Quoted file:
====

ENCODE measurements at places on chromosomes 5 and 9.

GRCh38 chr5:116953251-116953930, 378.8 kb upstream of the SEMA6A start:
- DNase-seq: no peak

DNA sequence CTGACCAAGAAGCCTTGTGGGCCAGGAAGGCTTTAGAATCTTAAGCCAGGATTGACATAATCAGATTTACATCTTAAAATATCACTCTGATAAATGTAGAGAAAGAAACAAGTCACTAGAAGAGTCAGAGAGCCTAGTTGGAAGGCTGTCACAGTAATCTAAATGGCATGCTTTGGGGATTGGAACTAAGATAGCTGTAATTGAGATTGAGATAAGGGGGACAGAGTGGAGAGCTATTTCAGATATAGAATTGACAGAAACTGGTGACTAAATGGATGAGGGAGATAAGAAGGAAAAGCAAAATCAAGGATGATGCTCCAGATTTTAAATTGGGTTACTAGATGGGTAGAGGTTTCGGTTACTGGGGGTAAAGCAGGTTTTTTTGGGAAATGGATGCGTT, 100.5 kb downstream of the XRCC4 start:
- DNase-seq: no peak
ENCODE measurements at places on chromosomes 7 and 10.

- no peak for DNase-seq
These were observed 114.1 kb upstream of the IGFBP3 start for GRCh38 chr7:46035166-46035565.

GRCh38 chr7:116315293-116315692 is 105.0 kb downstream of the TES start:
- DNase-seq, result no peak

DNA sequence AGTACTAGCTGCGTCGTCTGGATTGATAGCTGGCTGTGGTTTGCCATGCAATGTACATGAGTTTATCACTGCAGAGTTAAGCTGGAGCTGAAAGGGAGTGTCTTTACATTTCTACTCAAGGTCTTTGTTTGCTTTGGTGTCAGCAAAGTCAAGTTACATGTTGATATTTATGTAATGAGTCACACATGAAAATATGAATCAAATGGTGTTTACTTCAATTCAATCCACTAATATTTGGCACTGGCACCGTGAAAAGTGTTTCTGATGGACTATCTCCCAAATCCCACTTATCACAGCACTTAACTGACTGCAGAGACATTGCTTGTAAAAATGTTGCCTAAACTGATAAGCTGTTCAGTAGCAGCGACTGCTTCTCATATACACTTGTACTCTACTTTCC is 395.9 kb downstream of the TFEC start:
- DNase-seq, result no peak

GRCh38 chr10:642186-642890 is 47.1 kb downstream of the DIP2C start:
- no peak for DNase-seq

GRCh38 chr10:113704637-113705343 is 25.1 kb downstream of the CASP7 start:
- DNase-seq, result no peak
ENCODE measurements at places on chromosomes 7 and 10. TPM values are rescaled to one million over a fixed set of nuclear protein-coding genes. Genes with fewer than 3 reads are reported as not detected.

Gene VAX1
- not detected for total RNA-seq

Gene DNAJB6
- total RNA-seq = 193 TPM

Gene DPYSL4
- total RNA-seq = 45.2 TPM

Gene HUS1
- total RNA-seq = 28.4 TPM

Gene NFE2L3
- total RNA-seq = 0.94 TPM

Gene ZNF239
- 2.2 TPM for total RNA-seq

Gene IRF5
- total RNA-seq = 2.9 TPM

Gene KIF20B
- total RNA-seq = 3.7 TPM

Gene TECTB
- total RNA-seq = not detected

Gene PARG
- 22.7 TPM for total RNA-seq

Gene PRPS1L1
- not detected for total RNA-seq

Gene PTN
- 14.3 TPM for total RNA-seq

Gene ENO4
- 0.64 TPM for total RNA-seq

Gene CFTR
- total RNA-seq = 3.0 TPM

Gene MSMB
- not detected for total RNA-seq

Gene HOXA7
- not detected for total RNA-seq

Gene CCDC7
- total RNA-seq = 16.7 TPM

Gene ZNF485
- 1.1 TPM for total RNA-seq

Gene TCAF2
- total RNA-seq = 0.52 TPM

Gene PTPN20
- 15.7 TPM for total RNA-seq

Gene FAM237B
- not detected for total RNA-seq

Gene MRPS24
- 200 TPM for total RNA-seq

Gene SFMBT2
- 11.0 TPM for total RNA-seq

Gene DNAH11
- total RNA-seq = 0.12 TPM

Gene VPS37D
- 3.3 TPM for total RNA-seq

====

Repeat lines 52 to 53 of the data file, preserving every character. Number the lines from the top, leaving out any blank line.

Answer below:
Gene ZNF485
- 1.1 TPM for total RNA-seq